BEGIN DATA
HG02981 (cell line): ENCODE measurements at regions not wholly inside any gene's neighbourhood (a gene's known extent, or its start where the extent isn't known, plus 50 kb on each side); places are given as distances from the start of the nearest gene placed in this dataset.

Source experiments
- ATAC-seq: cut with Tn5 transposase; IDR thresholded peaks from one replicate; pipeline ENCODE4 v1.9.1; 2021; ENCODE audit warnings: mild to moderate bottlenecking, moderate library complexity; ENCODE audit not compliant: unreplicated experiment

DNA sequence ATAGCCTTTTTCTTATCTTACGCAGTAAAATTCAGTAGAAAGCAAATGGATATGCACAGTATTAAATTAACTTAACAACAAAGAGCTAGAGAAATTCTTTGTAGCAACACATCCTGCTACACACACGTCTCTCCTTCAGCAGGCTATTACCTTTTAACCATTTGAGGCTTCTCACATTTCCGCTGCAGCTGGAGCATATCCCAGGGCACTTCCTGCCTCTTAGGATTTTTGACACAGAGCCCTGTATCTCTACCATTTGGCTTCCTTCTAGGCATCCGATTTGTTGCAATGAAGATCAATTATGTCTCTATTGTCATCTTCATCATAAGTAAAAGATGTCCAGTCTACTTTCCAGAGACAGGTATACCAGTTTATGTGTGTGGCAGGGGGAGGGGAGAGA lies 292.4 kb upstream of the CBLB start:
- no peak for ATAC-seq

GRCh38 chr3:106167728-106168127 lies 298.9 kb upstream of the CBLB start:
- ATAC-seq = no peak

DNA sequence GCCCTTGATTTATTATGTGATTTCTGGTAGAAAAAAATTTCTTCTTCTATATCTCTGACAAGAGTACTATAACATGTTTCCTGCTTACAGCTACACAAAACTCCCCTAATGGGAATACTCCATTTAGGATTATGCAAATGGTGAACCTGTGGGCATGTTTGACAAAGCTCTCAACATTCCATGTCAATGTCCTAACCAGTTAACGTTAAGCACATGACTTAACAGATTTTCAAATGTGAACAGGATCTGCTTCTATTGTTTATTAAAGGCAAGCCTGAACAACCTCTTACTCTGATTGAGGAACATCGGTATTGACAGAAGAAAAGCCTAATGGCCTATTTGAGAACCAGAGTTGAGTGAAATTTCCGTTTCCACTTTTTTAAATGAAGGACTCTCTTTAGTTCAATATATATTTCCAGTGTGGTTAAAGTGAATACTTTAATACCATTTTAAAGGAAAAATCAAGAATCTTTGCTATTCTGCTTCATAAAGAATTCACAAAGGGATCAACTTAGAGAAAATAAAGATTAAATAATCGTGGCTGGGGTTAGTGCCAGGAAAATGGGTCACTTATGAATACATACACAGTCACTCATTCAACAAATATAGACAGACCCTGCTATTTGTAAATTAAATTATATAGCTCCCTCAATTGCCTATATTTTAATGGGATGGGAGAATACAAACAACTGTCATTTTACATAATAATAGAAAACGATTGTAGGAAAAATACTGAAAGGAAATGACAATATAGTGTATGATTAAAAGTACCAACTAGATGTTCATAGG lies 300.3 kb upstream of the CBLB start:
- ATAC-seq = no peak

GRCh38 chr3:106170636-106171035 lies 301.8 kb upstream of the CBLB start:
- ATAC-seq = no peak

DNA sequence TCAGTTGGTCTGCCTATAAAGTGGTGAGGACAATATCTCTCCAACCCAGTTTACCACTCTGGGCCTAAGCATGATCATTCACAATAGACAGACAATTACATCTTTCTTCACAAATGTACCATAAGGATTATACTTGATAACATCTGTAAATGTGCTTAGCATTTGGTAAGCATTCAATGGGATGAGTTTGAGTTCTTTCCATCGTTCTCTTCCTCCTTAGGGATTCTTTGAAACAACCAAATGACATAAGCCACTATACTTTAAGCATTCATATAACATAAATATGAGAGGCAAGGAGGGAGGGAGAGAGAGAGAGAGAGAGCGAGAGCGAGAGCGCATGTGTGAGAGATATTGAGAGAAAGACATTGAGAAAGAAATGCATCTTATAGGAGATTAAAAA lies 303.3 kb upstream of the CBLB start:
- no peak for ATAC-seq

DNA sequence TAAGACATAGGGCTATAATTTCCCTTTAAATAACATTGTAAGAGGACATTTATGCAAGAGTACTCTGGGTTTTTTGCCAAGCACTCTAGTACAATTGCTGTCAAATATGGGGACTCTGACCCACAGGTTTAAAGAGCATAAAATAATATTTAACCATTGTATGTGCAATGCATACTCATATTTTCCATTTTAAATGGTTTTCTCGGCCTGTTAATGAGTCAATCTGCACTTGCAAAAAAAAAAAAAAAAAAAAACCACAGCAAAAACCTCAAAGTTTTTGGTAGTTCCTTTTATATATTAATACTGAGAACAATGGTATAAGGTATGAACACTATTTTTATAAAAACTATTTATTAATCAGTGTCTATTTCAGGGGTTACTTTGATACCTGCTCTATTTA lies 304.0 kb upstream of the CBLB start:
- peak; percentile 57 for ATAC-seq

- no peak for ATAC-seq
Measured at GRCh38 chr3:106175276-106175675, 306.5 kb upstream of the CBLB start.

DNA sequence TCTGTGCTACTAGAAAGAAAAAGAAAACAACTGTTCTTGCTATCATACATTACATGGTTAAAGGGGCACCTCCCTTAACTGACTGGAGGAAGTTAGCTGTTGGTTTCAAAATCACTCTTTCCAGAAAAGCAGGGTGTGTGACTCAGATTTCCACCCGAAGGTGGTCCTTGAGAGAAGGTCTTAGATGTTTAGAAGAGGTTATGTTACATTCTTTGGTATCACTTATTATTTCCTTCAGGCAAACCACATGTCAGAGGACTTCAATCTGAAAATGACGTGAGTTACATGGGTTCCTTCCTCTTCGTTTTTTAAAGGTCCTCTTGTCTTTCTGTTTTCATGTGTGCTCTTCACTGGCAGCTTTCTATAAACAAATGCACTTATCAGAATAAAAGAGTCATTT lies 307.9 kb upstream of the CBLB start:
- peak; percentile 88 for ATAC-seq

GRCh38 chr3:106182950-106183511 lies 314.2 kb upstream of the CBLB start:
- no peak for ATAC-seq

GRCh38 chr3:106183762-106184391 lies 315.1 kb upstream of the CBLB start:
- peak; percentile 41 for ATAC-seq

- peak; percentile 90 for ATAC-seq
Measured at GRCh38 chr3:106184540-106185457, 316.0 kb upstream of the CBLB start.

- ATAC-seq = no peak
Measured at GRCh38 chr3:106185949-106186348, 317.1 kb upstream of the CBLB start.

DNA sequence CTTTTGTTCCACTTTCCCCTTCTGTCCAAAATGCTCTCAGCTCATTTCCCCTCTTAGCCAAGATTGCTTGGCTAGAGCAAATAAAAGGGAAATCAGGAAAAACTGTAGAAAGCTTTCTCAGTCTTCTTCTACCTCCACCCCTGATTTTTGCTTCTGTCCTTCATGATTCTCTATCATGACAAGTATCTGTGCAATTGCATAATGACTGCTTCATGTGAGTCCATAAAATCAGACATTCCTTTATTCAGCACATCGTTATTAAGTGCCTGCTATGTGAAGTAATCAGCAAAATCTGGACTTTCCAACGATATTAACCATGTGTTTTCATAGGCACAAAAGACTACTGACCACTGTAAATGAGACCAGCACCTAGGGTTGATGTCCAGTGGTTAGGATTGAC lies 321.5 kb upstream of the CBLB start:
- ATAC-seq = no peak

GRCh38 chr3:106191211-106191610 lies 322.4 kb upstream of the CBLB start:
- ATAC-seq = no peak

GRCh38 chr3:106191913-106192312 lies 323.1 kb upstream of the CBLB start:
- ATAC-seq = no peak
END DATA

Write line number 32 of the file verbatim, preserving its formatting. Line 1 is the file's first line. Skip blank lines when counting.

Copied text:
GRCh38 chr3:106191913-106192312 lies 323.1 kb upstream of the CBLB start: